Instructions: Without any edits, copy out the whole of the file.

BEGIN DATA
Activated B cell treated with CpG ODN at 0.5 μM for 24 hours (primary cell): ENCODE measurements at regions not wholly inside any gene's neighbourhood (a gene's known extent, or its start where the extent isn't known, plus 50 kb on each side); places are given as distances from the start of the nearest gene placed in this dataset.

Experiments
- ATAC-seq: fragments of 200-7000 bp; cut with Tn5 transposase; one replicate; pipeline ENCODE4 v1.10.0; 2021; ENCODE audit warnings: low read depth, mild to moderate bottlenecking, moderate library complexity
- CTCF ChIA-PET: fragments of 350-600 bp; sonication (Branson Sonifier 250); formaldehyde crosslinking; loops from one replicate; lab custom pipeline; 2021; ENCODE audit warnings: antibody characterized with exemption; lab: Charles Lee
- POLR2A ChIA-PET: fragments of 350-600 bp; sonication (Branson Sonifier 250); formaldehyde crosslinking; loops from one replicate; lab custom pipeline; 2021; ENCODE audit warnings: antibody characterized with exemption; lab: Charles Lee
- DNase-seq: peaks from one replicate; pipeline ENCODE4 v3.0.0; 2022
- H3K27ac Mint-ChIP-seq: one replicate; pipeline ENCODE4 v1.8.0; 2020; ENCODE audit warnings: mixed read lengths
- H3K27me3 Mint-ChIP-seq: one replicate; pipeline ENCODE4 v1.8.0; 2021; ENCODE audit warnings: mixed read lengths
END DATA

Activated B cell treated with CpG ODN at 0.5 μM for 24 hours (primary cell): ENCODE measurements at regions not wholly inside any gene's neighbourhood (a gene's known extent, or its start where the extent isn't known, plus 50 kb on each side); places are given as distances from the start of the nearest gene placed in this dataset.

Experiments
- ATAC-seq: fragments of 200-7000 bp; cut with Tn5 transposase; one replicate; pipeline ENCODE4 v1.10.0; 2021; ENCODE audit warnings: low read depth, mild to moderate bottlenecking, moderate library complexity
- CTCF ChIA-PET: fragments of 350-600 bp; sonication (Branson Sonifier 250); formaldehyde crosslinking; loops from one replicate; lab custom pipeline; 2021; ENCODE audit warnings: antibody characterized with exemption; lab: Charles Lee
- POLR2A ChIA-PET: fragments of 350-600 bp; sonication (Branson Sonifier 250); formaldehyde crosslinking; loops from one replicate; lab custom pipeline; 2021; ENCODE audit warnings: antibody characterized with exemption; lab: Charles Lee
- DNase-seq: peaks from one replicate; pipeline ENCODE4 v3.0.0; 2022
- H3K27ac Mint-ChIP-seq: one replicate; pipeline ENCODE4 v1.8.0; 2020; ENCODE audit warnings: mixed read lengths
- H3K27me3 Mint-ChIP-seq: one replicate; pipeline ENCODE4 v1.8.0; 2021; ENCODE audit warnings: mixed read lengths